'Anil bhai always wanted us to score big -- 400, 500 and 600 and felt that the opponent can be bowled out within 150-200. That's not always possible.'
'Ravi bhai, on the other hand, always tells us to go for the kill. Go out there and hit the opponent out of the park. This is the only difference I could see. Rest, both spoke positive stuff.'
India's Test wicketkeeper Wriddhiman Saha on the differences in the coaching styles of current coach Ravi Shastri and his predecessor Anil Kumble.
Some of his team-mates may have considered Anil Kumble 'strict' but India's Test wicketkeeper Wriddhiman Saha never felt that about the former coach, who quit after a bitter fallout with captain Virat Kohli.
Kumble was forced to resign in June this year, after difference of opinion with Kohli. Kumble, a former captain, had gone to the extent of calling his relationship with Kohli 'untenable'.
Saha was asked about the perception of Kumble being strict but he had a different take to offer.
"I did not feel that (strict) way. As a coach, he had to be strict in some way or the other. Some have felt he is strict, some have not. I have never felt that way under Anil bhai," Saha said in Kolkata on Friday on his return from Sri Lanka, where he was a part of the team that won 3-0 in the recently-concluded series.
He then compared Ravi Shastri's style of coaching with that of Anil Kumble.
"Anil bhai always wanted us to score big -- 400, 500 and 600 and felt that the opponent can be bowled out within 150-200. That's not always possible," he smiled and said.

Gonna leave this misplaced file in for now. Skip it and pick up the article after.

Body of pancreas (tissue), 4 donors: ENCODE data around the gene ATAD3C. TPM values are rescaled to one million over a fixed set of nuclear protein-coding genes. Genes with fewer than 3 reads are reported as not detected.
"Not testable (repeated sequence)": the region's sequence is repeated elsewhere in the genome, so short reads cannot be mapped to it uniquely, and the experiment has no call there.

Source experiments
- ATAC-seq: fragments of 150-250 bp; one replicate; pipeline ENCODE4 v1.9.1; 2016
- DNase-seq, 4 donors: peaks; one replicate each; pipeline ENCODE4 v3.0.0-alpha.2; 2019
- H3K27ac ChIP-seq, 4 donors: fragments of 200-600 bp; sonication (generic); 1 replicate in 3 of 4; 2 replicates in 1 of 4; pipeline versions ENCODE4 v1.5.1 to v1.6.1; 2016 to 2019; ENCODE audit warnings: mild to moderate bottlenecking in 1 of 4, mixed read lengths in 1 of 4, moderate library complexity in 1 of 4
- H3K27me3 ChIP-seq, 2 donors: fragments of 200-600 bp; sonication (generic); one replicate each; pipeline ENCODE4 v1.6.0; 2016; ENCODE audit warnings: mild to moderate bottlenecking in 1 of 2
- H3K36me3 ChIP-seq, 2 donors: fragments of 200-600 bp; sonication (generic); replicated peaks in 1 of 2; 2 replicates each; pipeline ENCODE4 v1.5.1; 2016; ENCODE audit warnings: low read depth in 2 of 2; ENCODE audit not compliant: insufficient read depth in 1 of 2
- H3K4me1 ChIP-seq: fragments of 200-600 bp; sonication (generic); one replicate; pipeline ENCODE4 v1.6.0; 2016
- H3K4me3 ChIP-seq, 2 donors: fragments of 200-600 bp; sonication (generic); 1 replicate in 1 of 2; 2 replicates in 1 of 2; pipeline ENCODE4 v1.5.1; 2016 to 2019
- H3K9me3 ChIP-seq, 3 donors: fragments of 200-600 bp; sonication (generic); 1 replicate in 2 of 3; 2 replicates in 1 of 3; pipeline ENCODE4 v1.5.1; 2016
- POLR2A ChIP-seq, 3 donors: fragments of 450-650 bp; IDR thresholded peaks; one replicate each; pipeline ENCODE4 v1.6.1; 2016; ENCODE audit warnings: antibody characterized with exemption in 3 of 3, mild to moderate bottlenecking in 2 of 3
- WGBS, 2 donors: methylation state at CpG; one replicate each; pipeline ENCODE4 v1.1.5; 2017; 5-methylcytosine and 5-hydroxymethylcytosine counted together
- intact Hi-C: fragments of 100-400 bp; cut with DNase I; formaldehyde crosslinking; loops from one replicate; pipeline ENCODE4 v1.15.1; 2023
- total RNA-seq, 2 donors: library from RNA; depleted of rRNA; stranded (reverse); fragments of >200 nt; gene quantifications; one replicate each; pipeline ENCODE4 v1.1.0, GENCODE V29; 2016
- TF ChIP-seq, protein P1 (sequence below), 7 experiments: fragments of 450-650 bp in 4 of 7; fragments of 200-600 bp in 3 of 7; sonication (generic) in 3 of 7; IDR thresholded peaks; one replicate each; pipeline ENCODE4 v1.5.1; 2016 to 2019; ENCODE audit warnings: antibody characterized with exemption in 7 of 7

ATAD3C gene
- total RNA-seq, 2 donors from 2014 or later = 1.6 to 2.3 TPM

"Ravi bhai, on the other hand, always tells us to go for the kill. Go out there and hit the opponent out of the park. This is the only difference I could see. Rest, both spoke positive stuff. When Ravi bhai was (team) director, he was aggressive. In his new stint, he seems to have become more involved," said the 32-year-old.
Saha, on his part, also praised skipper Kohli, who remains involved with the players even off the field.
"He is improving with time and his association with players has increased. We dine together and go for outings together. He is always mingling with us, which I see as a plus point in him," the Bengal stumper said.
Saha admitted that Sri Lankan team's temperament is weak.
"Their temperament was weak from the batting point of view, which helped us. One session they held fort but we knew they would run out of patience in the next session, that helped," he said.
He is not ready to look too far ahead and skirted queries on the home Test series against Sri Lanka, where he would again don the India whites.
"That is still three months away. They will prepare well and we have to hold on to our form."
The soft-spoken keeper attributes his fine collaboration with pacer Mohammed Shami to their understanding, having played considerable amount of first-class cricket for Bengal.
"It's great that Shami is continuing to be aggressive after coming back from injury. It is good for him and the team. He always creates a wicket-taking opportunity.
"He swings the ball and gets the outside edge and I take the catch. We have been doing that for Bengal too," said Saha, who wants to finish his career with at least 200 first-class matches.